The development of higher thermal stability fuels and the development of onboard fuel deoxygenation systems may permit the preheating of fuel up to about 755 K before the onset of pyrolysis. At a sufficiently high fuel temperature for a given combustion chamber pressure, the flash vaporization of liquid or supercritical state fuel can ensue upon injection into the chamber. The performance of standard aviation turbine engine fuel nozzles, designed for mechanically breaking up liquid sprays, may thus be significantly altered by the employment of severely preheated fuel.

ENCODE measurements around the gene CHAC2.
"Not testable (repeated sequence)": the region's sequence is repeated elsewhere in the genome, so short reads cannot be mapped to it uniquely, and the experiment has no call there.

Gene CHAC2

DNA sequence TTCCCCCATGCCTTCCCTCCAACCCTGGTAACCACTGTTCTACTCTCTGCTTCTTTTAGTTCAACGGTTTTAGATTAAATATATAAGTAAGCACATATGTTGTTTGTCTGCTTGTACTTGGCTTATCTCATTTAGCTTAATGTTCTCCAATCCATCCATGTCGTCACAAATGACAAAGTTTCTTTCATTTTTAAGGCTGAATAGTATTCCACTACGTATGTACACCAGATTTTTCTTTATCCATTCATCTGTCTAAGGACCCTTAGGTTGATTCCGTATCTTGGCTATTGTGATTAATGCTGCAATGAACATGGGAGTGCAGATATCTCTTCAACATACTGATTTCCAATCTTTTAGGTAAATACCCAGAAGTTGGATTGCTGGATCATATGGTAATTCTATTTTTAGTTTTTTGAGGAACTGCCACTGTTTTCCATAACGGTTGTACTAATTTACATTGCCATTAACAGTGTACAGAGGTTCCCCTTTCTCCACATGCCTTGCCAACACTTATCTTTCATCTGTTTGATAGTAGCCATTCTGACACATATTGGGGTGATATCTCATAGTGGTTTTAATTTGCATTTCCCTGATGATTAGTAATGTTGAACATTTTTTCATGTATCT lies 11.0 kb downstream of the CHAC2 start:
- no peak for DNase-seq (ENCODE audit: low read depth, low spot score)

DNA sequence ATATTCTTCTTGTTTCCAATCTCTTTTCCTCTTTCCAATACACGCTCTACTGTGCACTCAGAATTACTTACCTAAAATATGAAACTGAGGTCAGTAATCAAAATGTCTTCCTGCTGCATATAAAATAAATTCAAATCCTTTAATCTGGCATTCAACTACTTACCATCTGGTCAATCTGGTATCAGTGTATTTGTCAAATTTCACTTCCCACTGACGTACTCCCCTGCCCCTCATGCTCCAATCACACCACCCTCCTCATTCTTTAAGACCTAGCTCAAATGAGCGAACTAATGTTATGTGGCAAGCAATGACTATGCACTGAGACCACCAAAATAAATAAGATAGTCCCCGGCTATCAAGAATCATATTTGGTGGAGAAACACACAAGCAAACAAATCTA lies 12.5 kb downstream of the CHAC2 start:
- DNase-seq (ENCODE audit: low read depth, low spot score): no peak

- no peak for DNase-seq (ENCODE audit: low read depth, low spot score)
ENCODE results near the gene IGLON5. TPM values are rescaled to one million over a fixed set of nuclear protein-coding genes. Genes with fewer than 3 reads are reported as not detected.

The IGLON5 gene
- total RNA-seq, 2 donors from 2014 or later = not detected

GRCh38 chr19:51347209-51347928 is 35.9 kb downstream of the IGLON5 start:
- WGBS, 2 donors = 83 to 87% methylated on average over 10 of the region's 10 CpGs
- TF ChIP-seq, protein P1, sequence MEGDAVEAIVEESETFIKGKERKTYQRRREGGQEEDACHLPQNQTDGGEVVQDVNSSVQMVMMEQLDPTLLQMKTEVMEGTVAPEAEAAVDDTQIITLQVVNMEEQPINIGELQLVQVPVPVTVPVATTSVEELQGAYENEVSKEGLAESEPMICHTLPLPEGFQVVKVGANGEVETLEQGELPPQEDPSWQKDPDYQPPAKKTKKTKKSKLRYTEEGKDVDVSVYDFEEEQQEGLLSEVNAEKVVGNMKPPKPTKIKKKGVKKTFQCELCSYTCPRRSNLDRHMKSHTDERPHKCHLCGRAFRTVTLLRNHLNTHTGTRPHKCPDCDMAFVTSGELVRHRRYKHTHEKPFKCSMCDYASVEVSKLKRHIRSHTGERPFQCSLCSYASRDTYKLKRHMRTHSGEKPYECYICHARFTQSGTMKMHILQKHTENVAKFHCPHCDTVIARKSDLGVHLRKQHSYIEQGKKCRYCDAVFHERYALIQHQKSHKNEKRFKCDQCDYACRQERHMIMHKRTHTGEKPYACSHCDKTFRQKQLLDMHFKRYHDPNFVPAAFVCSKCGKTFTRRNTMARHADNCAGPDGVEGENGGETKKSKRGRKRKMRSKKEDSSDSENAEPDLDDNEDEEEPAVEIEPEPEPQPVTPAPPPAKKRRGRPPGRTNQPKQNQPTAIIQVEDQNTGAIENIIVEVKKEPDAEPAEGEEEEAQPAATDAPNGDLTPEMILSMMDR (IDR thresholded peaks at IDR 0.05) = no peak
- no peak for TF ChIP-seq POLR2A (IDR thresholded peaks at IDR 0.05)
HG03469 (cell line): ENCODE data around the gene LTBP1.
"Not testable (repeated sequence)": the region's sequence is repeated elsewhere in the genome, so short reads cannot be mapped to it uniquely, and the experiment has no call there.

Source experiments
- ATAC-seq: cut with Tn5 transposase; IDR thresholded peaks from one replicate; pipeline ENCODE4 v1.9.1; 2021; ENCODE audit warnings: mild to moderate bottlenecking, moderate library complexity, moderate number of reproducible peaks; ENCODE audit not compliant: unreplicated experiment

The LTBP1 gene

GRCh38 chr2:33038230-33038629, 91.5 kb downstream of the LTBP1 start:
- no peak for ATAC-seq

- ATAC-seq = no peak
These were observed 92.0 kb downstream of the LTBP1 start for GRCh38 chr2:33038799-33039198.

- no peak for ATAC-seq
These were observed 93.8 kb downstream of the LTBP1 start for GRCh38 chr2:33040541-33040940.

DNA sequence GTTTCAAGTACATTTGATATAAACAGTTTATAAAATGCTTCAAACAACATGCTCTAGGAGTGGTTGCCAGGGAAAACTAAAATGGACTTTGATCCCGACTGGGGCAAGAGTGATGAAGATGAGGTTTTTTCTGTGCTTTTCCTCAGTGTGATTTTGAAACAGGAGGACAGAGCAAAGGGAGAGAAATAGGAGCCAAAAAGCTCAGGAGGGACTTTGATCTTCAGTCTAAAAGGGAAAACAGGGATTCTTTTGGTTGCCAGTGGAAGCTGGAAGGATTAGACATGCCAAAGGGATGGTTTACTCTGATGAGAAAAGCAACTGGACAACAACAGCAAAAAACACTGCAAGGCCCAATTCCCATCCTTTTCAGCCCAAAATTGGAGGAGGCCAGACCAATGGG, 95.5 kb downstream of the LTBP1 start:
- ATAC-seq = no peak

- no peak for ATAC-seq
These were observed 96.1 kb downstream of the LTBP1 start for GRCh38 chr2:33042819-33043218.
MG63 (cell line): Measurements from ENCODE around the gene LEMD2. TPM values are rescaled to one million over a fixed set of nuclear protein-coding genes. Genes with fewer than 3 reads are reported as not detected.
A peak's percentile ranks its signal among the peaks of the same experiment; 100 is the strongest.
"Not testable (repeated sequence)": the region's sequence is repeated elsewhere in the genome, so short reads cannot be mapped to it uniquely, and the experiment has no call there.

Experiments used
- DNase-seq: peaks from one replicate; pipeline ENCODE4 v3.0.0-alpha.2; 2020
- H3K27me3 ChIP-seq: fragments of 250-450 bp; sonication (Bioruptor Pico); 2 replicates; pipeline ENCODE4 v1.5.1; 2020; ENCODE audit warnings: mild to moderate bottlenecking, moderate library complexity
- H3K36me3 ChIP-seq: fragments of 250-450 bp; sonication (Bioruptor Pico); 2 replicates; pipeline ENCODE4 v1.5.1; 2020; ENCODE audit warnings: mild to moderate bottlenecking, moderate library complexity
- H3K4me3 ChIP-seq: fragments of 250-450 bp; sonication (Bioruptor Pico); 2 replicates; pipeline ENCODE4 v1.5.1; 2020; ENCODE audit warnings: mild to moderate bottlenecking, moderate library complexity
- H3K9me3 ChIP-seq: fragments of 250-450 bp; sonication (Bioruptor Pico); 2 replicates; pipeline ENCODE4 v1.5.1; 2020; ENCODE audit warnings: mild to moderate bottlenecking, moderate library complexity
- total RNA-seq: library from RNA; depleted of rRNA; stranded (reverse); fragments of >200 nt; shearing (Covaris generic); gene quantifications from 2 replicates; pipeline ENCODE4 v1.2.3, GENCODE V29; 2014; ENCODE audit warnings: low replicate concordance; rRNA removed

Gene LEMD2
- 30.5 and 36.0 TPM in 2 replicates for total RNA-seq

An evaluation of heated and superheated Jet A-1 sprays from a pressure-swirl atomizer was implemented in a purpose-built test facility. Laser sheet imaging of the spray yielded simultaneous axial cross-sectional maps of Mie-scatter and fluorescence signals. In addition, particle image velocimetry was also used to measure the spray droplet velocity-field. The results indicated that increasing the fuel’s dimensionless level of superheat ΔT* from −1.8 to 0.6 yielded significant changes in the spray structure; specifically, finer droplet sizes, a more uniform dropsize distribution across the spray, increased spray cone angle till about ΔT* = −0.8 followed by a contraction thereafter, marginally increased spray penetration, and significantly higher localised near nozzle tip droplet velocities. The measurements supported the hypothesis that the initial hollow-cone spray structure evolves to a near solid-cone structure with a central vapour core as the fuel is superheated.

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